Colombian President-elect Ivan Duque in Bogota, after winning the runoff on June 17, 2018. Photo: Raul Arboleda/AFP/Getty Images

Conservative at heart but progressive in outlook, President-elect Iván Duque came in ahead of Gustavo Petro — an ex-guerrilla and former Bogotá mayor — in this weekend's highly polarized runoff election.

What's next: His honeymoon period is likely to be short-lived, however, as growing political divisions add to Colombia's governability challenges.

Even after the campaign, Duque's political identity has yet to be fully revealed. The 41-year-old former senator and one-time Washington policy wonk managed a meteoric rise after forming a tight-knit relationship with Álvaro Uribe, the popular former president (2002-2010) who looks poised to maintain his status as political kingmaker from his Senate perch. For example, Duque ran on the ticket of Uribe's Democratic Center party, and it is unclear whether he will take risks that could upset the conservative base underwriting the Uribista coalition.

Among the many challenges, the economy may be where Duque first turns his attention. Growth was anemic in 2017 and Colombians are thirsty for social change, especially after the losing candidate, Gustavo Petro, used his campaign to shine a light on deep social inequalities.

The country's security risks are of greatest concern to the U.S. and the region. Washington made a multi-billion-dollar security investment via Plan Colombia (2000-2006) and has continued to strengthen its strategic relationship with Bogotá. Duque is likely to modify parts of the FARC peace deal, sealed by outgoing President Santos, though he seems to have stepped back from calls for wholesale renegotiation, a moderation that will probably please the region.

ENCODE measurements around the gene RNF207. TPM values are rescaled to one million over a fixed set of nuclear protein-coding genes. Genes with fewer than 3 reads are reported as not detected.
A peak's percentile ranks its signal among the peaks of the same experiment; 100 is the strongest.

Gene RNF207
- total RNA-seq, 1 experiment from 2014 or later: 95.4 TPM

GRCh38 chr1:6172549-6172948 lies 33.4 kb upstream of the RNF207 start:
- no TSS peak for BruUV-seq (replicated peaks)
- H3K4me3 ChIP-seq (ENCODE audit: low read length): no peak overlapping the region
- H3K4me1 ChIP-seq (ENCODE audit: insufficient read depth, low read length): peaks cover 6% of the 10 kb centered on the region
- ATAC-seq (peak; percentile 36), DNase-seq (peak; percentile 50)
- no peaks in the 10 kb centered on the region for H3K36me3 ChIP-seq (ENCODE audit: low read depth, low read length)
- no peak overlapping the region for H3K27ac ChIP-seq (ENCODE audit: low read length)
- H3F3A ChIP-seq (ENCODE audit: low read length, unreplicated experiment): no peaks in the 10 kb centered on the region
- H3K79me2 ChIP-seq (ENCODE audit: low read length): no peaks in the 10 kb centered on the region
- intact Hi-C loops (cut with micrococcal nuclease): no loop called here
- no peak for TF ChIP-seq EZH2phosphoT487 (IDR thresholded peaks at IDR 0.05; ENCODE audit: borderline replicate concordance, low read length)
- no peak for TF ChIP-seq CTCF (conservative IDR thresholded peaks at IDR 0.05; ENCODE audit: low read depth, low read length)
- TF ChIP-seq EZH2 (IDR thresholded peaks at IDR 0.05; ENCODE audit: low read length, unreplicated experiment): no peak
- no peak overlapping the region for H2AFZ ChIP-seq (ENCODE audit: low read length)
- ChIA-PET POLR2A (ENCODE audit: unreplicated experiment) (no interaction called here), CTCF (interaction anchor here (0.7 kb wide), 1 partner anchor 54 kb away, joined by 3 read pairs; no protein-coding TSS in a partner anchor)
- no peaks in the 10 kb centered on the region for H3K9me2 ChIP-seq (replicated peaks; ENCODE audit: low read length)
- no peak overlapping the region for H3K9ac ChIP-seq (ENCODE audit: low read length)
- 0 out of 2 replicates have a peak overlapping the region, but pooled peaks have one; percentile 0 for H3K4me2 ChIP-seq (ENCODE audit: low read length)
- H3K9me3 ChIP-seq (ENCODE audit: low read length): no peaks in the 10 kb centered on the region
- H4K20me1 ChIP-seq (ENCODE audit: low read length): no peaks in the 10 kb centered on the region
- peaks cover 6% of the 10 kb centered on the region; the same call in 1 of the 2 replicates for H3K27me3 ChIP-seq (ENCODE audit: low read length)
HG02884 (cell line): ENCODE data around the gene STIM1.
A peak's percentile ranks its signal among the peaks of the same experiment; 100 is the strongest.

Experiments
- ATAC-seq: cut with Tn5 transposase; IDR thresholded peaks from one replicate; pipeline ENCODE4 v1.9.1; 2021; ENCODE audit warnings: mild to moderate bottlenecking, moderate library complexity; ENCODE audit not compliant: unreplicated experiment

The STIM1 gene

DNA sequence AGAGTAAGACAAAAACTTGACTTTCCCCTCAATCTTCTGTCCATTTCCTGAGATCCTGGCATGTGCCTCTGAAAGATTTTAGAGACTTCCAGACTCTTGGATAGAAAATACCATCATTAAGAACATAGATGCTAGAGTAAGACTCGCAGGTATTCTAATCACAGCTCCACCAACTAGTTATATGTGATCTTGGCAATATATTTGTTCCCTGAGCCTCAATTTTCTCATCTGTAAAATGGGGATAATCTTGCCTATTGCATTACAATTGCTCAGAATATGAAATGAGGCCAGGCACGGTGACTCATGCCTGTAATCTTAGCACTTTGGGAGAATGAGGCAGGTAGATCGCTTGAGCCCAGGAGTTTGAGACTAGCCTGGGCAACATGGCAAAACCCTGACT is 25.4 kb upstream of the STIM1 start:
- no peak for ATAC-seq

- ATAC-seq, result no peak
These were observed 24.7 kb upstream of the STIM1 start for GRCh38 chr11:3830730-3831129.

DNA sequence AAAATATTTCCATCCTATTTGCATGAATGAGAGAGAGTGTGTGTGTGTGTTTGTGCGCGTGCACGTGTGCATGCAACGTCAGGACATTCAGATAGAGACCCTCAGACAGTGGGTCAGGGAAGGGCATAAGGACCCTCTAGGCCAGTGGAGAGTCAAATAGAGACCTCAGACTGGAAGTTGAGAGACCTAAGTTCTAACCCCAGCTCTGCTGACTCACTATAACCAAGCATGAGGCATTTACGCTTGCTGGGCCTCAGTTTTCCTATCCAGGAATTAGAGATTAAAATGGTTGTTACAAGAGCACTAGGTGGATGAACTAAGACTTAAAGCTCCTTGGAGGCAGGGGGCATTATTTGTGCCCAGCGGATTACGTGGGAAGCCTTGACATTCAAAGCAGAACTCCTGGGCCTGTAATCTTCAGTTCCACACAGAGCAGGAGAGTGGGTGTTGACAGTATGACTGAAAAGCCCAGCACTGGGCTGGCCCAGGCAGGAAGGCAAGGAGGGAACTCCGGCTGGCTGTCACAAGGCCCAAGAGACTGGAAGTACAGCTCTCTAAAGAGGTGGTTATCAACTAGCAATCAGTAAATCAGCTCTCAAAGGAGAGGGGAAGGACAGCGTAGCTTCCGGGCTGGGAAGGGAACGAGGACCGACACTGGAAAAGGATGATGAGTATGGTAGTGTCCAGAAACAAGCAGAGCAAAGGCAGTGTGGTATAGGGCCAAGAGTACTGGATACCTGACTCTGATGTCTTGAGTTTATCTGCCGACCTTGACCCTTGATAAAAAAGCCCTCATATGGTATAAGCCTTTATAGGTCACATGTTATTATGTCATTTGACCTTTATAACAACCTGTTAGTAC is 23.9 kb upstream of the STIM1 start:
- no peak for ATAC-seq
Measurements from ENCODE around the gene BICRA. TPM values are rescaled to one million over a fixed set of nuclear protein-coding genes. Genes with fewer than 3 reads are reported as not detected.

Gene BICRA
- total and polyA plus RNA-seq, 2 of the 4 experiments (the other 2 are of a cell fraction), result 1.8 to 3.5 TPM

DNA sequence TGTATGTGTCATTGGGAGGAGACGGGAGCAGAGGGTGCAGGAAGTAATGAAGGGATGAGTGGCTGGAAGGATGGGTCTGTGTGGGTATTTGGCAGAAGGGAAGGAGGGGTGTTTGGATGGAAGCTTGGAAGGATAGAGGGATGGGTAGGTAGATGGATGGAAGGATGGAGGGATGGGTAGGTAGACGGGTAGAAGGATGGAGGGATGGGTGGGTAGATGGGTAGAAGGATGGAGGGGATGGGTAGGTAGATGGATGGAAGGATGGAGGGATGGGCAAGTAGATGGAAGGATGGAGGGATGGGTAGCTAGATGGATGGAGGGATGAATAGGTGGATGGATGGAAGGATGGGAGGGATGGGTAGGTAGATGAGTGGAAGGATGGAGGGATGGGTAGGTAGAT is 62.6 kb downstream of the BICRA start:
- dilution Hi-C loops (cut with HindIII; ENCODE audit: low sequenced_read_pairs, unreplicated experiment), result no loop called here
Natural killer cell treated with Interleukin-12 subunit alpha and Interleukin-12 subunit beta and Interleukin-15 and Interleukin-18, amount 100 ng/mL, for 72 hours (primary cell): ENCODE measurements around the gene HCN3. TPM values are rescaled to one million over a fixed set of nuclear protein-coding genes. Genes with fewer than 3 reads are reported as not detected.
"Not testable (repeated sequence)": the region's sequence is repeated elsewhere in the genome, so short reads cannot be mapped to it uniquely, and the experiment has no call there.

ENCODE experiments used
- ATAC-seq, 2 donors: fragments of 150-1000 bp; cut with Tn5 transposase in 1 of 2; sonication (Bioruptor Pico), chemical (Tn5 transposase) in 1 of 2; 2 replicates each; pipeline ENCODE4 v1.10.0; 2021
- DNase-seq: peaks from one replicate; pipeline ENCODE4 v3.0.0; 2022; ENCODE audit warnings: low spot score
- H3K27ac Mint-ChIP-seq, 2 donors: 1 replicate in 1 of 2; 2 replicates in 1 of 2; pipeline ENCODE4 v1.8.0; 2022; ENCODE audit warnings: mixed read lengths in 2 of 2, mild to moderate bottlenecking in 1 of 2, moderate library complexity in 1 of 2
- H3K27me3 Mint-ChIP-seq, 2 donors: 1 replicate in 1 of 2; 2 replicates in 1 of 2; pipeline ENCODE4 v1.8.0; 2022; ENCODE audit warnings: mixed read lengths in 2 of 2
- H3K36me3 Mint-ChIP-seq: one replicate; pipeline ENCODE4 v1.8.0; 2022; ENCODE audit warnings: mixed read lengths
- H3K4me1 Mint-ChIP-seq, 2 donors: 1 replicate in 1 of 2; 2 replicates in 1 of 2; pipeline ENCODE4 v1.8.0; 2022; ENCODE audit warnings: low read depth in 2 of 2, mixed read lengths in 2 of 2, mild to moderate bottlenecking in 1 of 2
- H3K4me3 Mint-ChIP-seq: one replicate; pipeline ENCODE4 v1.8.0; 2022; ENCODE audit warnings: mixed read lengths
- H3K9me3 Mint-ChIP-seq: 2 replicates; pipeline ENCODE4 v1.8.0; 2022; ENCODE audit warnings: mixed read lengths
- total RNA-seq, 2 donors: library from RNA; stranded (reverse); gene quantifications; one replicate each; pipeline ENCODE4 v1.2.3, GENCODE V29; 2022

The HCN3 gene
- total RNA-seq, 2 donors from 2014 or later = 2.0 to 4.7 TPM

Drug-trafficking issues will resurface as well, with Duque likely to resume aerial eradication of coca crops, in part to satisfy the U.S., where President Trump stands ready to decertify Colombia for non-cooperation.

Why it matters: Duque's election did not directly develop from the right-wing shift in Latin American politics, though his ascendance adds another important voice to the emergent chorus of pro-business, pro–U.S. leaders in Latin America.

Michael McCarthy is a research fellow at American University’s CLALS, an adjunct professor at George Washington University's Elliot School for International Affairs and the founder and CEO of Caracas Wire.

Go deeper

McEnany spars with reporters over whether Trump condemned white supremacy

White House press secretary Kayleigh McEnany clashed repeatedly with members of the media on Thursday over whether or not President Trump has forcefully condemned white supremacy, at one pointing accusing CNN's Kaitlan Collins of asking a "partisan attack question."

Why it matters: It was one of the most confrontational press conferences yet by a White House press secretary brought in for the express purpose of sparring with a Washington press corps that the president has attacked as "the enemy of the people."

Updated 2 hours ago - Politics & Policy

Coronavirus dashboard

Illustration: Eniola Odetunde/Axios

  1. Global: Total confirmed cases as of 11 a.m. ET: 34,026,003 — Total deaths: 1,015,107 — Total recoveries: 23,680,268Map.
  2. U.S.: Total confirmed cases as of 11 a.m. ET: 7,237,043 — Total deaths: 207,008 — Total recoveries: 2,840,688 — Total tests: 103,939,667Map.
  3. Health: New poll shows alarming coronavirus vaccine skepticism — New research centers will study "long-haul" COVID — Coronavirus infections rise in 25 states.
  4. Business: Remdesivir is good business for Gilead.
  5. Transportation: The politics of pandemic driving.
  6. 🎧Podcast: The looming second wave of airline layoffs.
2 hours ago - Technology

Senate panel votes to subpoena Big Tech CEOs

Photo: Graeme Jennings/Pool via Getty Images

The Senate Commerce Committee has voted to authorize subpoenas compelling Facebook CEO Mark Zuckerberg, Twitter CEO Jack Dorsey and Google CEO Sundar Pichai to testify before the panel.

Why it matters: The tech giants are yet again facing a potential grilling on Capitol Hill sometime before the end of the year, at a time when tech is being used as a punching bag from both the left and right.